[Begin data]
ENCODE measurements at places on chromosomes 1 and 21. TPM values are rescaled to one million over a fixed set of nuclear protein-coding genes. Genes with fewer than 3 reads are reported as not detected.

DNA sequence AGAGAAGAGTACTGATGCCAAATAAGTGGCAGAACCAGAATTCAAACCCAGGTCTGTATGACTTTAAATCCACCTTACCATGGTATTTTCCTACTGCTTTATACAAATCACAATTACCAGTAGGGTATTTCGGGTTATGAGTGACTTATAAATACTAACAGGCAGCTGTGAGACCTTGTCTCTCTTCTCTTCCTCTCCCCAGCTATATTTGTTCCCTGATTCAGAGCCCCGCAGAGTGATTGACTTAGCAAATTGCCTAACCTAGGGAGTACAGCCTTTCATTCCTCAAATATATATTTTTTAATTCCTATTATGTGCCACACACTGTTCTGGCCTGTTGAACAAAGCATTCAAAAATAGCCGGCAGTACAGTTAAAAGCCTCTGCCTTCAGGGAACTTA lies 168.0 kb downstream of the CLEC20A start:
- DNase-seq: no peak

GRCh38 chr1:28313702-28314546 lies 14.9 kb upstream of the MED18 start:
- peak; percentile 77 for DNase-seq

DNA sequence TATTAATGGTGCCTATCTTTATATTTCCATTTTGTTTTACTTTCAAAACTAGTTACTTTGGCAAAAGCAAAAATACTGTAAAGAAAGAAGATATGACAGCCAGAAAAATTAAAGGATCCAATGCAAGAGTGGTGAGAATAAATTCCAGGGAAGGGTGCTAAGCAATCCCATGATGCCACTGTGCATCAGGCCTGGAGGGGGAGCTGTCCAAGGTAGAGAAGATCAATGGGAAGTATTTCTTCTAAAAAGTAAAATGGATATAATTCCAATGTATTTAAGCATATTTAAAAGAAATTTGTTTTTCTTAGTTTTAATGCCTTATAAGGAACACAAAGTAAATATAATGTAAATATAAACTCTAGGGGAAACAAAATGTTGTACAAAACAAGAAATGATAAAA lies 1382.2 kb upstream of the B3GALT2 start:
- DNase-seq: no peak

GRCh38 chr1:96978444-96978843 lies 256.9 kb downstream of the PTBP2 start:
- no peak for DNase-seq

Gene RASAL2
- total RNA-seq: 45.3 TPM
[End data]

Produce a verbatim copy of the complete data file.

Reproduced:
ENCODE measurements at places on chromosomes 1 and 21. TPM values are rescaled to one million over a fixed set of nuclear protein-coding genes. Genes with fewer than 3 reads are reported as not detected.

DNA sequence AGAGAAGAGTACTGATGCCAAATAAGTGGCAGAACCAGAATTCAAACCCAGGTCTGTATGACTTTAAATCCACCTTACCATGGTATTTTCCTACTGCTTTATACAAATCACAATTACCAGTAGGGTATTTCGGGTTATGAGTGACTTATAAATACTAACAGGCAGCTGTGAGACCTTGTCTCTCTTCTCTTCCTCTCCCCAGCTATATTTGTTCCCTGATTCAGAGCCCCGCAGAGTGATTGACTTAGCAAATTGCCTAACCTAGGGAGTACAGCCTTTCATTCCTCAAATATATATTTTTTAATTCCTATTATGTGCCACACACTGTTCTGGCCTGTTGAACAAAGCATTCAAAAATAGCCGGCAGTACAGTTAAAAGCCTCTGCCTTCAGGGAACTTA lies 168.0 kb downstream of the CLEC20A start:
- DNase-seq: no peak

GRCh38 chr1:28313702-28314546 lies 14.9 kb upstream of the MED18 start:
- peak; percentile 77 for DNase-seq

DNA sequence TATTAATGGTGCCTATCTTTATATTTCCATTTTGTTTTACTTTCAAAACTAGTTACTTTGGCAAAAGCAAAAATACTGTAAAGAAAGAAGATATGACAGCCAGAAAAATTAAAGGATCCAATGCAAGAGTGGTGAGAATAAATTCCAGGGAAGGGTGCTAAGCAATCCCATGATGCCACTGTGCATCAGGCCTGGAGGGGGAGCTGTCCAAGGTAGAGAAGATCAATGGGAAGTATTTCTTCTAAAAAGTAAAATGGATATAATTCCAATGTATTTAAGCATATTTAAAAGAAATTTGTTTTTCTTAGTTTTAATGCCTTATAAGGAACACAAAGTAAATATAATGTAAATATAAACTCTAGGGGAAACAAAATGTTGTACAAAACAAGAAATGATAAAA lies 1382.2 kb upstream of the B3GALT2 start:
- DNase-seq: no peak

GRCh38 chr1:96978444-96978843 lies 256.9 kb downstream of the PTBP2 start:
- no peak for DNase-seq

Gene RASAL2
- total RNA-seq: 45.3 TPM